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News / Business / Clark County Business

Low-income residents of Fox Pointe Apartments in Vancouver left without housing options after fire

'I'm homeless in my own home,' says tenant

By Kelsey Turner, Columbian staff reporter
Published: February 2, 2023, 6:01am
5 Photos
Low-income Vancouver resident Wilma Pomeroy, above and at top, is still living in uninhabitable conditions following a fire at Fox Pointe apartments in October. Poor management by Fox Pointe and limitations of the federal housing choice voucher program, also known as Section 8, have prevented her from finding a new apartment.
Low-income Vancouver resident Wilma Pomeroy, above and at top, is still living in uninhabitable conditions following a fire at Fox Pointe apartments in October. Poor management by Fox Pointe and limitations of the federal housing choice voucher program, also known as Section 8, have prevented her from finding a new apartment. (Photos by Amanda Cowan/The Columbian) Photo Gallery

In late October, Wilma Pomeroy was gearing up for a Friday night doing laundry at Fox Pointe apartments in Vancouver’s Bagley Downs neighborhood when another tenant set the building on fire. She grabbed a change of clothes, pajamas and her phone and got out as fast as she could.

For Pomeroy — a 59-year-old, low-income, disabled Fox Pointe resident — the fire was only the beginning of the crisis.

Ten days after the blaze, she and other affected tenants were allowed back into their homes to collect their things and move out. But months later, Pomeroy is still living in her apartment, with no electricity or hot water.

Fox Pointe’s management told her she can’t live there, but she hasn’t yet been approved for another apartment using her housing choice voucher, also called Section 8. As a result, she’s in limbo — living in uninhabitable conditions without anywhere else to go.

“I’m homeless in my own home,” Pomeroy said.

She’s not the only one. Her neighbor Elisa Phillips, another Section 8 Fox Pointe resident, and her fiance live in a one-bedroom apartment on a fixed income of $417 per month. Phillips’ unit is also deemed uninhabitable, though hers has electricity. Neither unit has fire damage.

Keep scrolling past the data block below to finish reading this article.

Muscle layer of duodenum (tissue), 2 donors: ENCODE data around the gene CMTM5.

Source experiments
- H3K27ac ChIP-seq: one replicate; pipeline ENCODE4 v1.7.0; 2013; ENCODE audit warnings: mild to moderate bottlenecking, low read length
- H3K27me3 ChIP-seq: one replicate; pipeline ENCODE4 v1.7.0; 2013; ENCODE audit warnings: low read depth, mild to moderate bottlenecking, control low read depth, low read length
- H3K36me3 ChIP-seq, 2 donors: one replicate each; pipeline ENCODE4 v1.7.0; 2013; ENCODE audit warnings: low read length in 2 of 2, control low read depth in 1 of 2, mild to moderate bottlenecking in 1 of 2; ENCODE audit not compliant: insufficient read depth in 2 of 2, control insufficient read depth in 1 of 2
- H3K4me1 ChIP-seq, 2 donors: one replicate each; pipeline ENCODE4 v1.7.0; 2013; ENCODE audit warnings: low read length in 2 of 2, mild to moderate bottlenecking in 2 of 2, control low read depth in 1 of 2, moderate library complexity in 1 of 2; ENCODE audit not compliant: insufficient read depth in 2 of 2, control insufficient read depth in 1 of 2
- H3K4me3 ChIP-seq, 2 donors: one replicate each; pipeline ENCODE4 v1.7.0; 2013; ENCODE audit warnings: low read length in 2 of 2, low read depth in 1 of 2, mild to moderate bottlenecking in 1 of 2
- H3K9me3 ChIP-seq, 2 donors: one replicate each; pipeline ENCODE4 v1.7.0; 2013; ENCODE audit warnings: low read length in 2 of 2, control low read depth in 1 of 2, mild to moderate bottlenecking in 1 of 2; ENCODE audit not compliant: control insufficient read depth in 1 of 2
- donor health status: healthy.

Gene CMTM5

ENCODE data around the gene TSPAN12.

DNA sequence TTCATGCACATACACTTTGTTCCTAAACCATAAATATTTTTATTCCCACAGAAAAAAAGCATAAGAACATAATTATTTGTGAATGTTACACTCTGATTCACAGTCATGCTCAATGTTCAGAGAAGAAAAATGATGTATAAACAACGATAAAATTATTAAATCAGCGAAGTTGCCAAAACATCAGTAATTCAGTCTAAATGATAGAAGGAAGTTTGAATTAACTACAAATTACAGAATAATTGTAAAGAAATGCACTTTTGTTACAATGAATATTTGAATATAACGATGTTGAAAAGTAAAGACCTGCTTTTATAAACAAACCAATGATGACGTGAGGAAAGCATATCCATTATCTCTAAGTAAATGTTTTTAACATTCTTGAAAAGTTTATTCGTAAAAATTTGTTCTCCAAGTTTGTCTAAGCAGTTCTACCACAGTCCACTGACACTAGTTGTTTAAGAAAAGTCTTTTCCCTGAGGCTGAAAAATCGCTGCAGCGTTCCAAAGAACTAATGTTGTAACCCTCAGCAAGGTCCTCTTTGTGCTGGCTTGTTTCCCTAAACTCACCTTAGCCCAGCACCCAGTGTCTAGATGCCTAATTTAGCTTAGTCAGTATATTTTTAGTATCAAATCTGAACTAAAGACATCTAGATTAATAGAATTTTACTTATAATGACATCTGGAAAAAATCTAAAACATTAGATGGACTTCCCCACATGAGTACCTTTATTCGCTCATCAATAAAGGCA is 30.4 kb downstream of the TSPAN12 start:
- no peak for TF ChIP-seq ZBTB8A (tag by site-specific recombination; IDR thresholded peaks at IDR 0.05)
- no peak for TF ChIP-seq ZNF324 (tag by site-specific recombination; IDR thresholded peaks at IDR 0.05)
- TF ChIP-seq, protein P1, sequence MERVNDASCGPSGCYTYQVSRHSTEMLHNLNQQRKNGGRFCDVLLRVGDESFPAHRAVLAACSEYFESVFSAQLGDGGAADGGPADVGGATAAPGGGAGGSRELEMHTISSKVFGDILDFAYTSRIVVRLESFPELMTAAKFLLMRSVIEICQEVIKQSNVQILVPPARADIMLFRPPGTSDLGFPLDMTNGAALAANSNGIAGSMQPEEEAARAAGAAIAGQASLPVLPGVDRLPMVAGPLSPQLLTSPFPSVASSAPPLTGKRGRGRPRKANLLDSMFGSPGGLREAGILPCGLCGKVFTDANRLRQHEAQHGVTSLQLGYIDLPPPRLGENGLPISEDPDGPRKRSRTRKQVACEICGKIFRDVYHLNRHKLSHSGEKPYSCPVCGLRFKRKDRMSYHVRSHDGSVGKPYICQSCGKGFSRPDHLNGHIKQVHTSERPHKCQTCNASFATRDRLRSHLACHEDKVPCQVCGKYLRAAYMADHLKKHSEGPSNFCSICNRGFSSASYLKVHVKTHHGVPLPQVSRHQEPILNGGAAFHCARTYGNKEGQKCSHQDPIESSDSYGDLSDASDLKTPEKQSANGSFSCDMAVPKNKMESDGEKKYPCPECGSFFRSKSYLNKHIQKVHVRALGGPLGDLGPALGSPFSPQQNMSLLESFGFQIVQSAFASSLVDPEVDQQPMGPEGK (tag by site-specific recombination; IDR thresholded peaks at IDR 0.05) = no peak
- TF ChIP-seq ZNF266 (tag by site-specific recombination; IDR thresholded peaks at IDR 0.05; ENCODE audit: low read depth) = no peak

After Pomeroy went over to Phillips’ place a few times to escape the cold and darkness, Phillips ran an extension cord into Pomeroy’s unit to power a space heater and lamp. Pomeroy’s front door still has plywood over it, boarded up after firefighters knocked it in.

Throughout the emergency, Pomeroy and Phillips say, they’ve received no formal communication from Fox Pointe’s property-management company, Avenue5 Residential. The information they do receive is often through the grapevine from other tenants, they said.

“Fox Pointe, they have a duty to provide habitable housing,” said Carl Snodgrass, a Northwest Justice Project attorney working on the women’s cases. “They have not given any kind of notice to these two that qualifies as a ‘You have to vacate.’ They just have told them, ‘You can’t live here anymore.’”

Avenue5 did not respond to requests for comment.

Both women are now working to get housed with the Vancouver Housing Authority’s Pathways program, a case-management service for housing choice voucher recipients. But Avenue5’s management, along with holes in the federal voucher program, has left them in desperate situations with limited support.

“People fall through the cracks of our systems all the time, and we’ve just faced immense barriers in getting them new housing,” said Dorothy Goodwin, a Pathways community wellness specialist who’s managing Phillips’ and Pomeroy’s cases. “The whole moving process in responding to emergencies assumes that you have a certain amount of resources available to you.”